Couple walking on the wavy dune lands of Queen Elizabeth Regional Park
Queen Elizabeth Regional Park couple admiring the view from bridge

American troops’ safe haven: Te Ara o Whareroa

Walk or ride along the wavy dune lands of the Kāpiti Coast, from Raumati South to Paekākāriki on the Te Ara o Whareroa trail. Extending from Queen Elizabeth Park in Paraparaumu all the way through to Tilley Road in Paekākāriki.

Back in World War Two, Paekakariki was a major base for American Marines who were fighting in the Pacific Campaign. While on your walk notice the steep surrounding hills which the marines called home, using this land for res, recreation and training; marching and mortar practice. They even used the beach to stage invasions coming from sea!

Look out for the commemorative plaque, flags and interpretation panels at Queen Elizabeth park that recognise the aid United States Marines gave to our region.

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World-famous railway site: Remutaka Old Rail Trail

Walk or cycle through the hidden railway tunnels once used for connecting people between the Hutt Valley and Wairarapa.

Before the current train system, the Remutaka Tunnel, was built in 1955, people travelling between the Hutt Valley to Wairarapa commuted along the mountain tops.

As a temporary solution, until there was enough money for a tunnel, New Zealand choose English engineer John Fell’s friction system to concour the 4.8km incline on the Remutaka rangers. Great success in 1877 created a picturesque mountain journey for travelers until one day sparks caused the surrounding bush to go up in flames.

It was technically remarkable how the original 1877 equipment operated at full power for 77 years. That’s why the world knows the incline as one of the most significant railway heritage sites in the world!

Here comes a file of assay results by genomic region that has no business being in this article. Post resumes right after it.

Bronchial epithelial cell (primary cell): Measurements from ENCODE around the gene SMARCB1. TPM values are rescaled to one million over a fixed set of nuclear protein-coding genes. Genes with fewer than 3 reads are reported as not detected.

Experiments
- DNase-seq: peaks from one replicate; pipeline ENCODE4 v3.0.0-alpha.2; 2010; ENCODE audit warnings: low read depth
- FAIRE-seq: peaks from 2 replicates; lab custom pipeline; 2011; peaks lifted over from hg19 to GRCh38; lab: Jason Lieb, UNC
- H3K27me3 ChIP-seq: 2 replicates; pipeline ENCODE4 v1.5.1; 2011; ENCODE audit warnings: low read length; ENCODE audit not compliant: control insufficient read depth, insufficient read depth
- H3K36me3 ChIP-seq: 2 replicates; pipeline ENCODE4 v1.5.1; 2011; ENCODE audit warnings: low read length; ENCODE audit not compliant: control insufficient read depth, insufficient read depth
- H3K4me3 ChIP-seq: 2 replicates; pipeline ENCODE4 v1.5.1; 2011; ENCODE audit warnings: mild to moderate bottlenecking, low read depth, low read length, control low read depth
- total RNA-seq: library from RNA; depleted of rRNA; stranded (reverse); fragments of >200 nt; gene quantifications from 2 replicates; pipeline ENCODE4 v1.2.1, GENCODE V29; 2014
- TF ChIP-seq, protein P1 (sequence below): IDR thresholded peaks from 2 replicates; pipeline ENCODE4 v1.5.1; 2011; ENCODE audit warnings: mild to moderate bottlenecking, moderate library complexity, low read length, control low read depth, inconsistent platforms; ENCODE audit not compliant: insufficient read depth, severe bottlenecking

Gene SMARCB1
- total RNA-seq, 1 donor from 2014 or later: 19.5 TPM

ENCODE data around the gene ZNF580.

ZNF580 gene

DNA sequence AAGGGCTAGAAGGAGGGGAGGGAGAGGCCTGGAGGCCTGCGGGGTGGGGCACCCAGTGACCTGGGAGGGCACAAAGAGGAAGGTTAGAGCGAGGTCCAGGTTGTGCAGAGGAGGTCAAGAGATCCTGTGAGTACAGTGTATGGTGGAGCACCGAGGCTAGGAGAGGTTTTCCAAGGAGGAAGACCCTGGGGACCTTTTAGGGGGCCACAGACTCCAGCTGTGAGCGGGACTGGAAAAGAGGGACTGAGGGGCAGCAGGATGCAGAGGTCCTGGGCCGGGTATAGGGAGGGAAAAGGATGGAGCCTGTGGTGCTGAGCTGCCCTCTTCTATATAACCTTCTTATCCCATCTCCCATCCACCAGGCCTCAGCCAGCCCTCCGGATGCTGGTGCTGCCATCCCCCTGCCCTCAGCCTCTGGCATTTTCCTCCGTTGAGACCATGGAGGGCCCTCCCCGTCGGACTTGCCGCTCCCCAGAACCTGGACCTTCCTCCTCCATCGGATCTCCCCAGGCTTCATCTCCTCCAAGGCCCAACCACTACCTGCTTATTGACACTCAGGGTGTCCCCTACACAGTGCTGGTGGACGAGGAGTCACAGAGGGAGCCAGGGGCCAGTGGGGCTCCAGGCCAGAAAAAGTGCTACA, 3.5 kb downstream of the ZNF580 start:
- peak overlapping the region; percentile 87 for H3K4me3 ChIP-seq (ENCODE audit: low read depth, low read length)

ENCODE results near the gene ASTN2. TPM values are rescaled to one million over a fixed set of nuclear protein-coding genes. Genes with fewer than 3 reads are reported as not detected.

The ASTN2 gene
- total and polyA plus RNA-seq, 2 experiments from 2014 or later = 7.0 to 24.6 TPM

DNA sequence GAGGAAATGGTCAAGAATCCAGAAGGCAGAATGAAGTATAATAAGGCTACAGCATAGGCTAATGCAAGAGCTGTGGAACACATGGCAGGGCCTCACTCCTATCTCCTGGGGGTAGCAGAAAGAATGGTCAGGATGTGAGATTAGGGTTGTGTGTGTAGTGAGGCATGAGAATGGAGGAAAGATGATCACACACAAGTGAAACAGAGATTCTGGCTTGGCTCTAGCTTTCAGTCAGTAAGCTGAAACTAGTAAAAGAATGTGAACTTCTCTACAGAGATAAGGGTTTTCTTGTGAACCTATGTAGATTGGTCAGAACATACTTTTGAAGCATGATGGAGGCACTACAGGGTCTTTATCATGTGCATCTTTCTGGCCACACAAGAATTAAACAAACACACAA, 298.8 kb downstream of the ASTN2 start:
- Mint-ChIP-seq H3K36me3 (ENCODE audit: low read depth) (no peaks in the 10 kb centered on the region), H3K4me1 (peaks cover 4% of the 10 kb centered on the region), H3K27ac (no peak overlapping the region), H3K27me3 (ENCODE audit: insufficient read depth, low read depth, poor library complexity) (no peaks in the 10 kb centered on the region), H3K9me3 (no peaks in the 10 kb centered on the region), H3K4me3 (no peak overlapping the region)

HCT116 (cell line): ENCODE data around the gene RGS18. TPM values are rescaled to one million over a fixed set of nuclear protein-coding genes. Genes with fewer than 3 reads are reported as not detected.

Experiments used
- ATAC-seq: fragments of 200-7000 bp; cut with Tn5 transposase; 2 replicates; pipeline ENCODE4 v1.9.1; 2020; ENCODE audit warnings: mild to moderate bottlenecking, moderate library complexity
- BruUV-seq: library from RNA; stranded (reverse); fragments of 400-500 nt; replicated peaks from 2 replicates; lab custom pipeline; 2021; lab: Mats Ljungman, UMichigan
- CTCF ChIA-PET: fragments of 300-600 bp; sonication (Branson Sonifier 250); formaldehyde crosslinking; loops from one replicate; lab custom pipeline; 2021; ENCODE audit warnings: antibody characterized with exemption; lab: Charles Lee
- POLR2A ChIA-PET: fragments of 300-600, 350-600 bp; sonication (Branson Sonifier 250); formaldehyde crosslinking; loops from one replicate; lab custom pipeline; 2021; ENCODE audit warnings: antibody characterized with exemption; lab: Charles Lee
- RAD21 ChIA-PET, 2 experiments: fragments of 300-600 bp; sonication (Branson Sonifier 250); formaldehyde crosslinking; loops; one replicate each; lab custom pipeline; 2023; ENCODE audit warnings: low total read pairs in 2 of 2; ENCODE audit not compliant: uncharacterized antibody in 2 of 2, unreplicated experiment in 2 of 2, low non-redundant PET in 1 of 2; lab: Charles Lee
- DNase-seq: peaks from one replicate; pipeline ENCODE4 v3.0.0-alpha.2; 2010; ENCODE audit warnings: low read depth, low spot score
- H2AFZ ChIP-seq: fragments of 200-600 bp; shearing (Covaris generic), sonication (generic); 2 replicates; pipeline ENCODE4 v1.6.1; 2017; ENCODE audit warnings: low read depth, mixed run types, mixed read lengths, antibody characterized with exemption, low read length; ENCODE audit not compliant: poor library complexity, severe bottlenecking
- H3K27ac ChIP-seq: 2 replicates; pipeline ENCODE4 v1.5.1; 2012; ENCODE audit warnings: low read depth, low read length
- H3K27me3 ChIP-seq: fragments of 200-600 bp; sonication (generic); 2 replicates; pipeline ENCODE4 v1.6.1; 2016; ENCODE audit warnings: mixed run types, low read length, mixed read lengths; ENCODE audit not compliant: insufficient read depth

Today, adventure seekers use this as a walking and cycle track taking them through tunnels, hilltops and to oceans.

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Remutaka Cycle Trail_two people mountain biking restored bridge
Remutaka Cycle Trail_ people mountain biking on Cape Palliser
Remutaka Cycle Trail_people mountain biking Cape Palliser
Two women walking the Southern Walkway
Southern Walkway people walking up Mt Victoria background Wellington City
Southern Walkway two women walking and talking on the South Coast

Truby House: Southern Walkway

Take a stroll around the impressive garden and house which resided founders of the Plunket Society - a system helping children and parents we still use today!

The Southern Walkway stretches out from Oriental Bay to Island Bay where you’ll take in some of the best views of the city. In the middle of the track, in Melrose, you will spot Truby Park and House where Dr. Fredrick Truby King and Lady Isabella, co-founders of the Plunket Society (1907) lived, and are buried.

Thanks to Truby King, communities and local clinics were formed across the country providing mothers education in domestic hygiene and motherhood. These clinics, to this day, give mothers a place to learn how to practice King’s ideology of regular feeling, sleeping and bowel habits.

After three decades, the Plunket philosophy was credited with giving the country the lowest infant mortality rate in the world!